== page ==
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Various connections for displays and beamers


There are an awful lot of different connectors around to connect a display. To send an image signal to it.

We list the most common connectors below and show a picture of how to recognise them.

USB-C with displayport support

In 2023, this is a very common connection that cannot necessarily also transmit images. This is often difficult to understand. The advantage of this connector is that it is super universal and can be found on iPhones since iPhone 15. The disadvantage is that the connection does not necessarily mean that enough power flows over it or image can be sent along with it.

Either way, this is the USB-C connection. If it can also send images, the computer often has a displayport icon (Displayport Icon) displayed next to the connection.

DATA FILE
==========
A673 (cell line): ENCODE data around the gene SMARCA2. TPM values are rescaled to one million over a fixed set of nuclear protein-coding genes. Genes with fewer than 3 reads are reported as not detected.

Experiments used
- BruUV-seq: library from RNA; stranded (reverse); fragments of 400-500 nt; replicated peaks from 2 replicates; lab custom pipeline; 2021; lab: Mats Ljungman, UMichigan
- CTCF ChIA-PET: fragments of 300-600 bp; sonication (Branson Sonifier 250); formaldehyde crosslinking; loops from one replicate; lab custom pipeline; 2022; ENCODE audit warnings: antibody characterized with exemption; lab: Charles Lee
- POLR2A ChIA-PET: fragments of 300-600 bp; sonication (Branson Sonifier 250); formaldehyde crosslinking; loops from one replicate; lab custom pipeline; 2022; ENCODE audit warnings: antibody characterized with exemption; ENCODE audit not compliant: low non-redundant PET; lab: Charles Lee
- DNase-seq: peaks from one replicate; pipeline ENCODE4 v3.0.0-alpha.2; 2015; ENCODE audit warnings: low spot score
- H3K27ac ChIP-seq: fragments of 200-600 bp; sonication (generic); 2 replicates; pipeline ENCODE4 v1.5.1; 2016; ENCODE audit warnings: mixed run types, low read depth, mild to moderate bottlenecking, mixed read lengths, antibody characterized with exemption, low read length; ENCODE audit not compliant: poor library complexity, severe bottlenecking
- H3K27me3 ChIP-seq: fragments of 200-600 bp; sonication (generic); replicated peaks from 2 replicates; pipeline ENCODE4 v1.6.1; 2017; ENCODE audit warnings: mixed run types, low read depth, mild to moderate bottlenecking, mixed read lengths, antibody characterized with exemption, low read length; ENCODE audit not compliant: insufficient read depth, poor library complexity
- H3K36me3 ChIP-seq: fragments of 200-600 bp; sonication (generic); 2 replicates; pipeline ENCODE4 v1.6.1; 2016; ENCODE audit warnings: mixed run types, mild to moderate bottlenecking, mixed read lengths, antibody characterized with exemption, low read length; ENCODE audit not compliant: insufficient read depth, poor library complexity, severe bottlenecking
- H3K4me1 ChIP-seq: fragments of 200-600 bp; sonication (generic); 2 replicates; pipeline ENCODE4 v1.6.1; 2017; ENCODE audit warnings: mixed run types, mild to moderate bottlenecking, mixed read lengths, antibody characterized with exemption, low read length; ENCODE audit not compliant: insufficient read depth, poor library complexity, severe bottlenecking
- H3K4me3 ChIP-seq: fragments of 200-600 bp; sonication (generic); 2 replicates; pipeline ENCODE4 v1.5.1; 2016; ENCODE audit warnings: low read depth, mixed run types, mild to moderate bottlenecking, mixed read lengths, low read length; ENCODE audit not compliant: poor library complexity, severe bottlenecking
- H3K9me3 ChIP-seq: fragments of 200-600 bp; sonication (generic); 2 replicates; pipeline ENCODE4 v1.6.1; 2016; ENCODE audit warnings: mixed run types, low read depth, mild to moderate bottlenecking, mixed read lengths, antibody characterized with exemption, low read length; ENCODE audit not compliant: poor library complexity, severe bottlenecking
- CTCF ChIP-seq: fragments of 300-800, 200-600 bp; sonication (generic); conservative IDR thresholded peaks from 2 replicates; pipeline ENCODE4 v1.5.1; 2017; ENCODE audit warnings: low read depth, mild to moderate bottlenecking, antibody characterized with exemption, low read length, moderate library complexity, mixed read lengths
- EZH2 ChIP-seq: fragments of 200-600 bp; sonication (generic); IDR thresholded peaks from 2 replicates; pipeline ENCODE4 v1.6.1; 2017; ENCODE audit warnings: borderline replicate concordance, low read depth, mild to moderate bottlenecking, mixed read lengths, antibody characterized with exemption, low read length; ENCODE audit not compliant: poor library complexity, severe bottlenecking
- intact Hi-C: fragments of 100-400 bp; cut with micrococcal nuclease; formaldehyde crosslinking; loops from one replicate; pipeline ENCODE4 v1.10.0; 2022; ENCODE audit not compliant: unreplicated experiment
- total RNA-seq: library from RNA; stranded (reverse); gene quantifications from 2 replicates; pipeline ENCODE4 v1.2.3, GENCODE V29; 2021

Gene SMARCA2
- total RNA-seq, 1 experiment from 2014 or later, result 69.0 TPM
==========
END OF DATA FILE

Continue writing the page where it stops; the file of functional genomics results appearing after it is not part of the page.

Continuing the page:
USB-C - Wikipedia

Mini DisplayPort

Mini DisplayPort to HDMI Adapter - 1080p - Displayport-adapters |  StarTech.com België






This is still an analogue image signal. Each pin in the connector has a specific purpose. For example, 1 broken pin can cause you to get an image without blue because that was just the pin that transmitted the blue colour (RGB you know) to the screen.

The VGA connector is blue in a lot of circumstances. But also exists in plain white, grey, black or other colours. The blue colour comes from the time when VGA was the common standard. Back then, keyboard and mouse were not via USB, but via PS/2 connection. Keyboard was then purple, mouse green and people thought it would be a good idea to give the display connection a colour as well. So it is often blue.




Définition de DVI

A DVI port has several variants. The two most well-known DVI ports are the DVI-D and the DVI-I port. The main difference between these two types of technologies is that a DVI-I cable transmits analogue and digital signals, and a DVI-D cable only a digital signal.

The DVI-I port was originally designed for connecting computers to a CRT monitor. The DVI-D port, the cable that transmits only digital signals, has long been the standard connection for TVs and computer monitors, but is now often replaced by the HDMI connection cable.




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